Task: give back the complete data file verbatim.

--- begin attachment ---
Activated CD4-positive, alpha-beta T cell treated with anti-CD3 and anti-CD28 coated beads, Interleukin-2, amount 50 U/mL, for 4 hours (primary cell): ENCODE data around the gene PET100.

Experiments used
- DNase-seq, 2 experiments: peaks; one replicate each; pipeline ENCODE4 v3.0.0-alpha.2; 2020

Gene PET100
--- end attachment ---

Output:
Activated CD4-positive, alpha-beta T cell treated with anti-CD3 and anti-CD28 coated beads, Interleukin-2, amount 50 U/mL, for 4 hours (primary cell): ENCODE data around the gene PET100.

Experiments used
- DNase-seq, 2 experiments: peaks; one replicate each; pipeline ENCODE4 v3.0.0-alpha.2; 2020

Gene PET100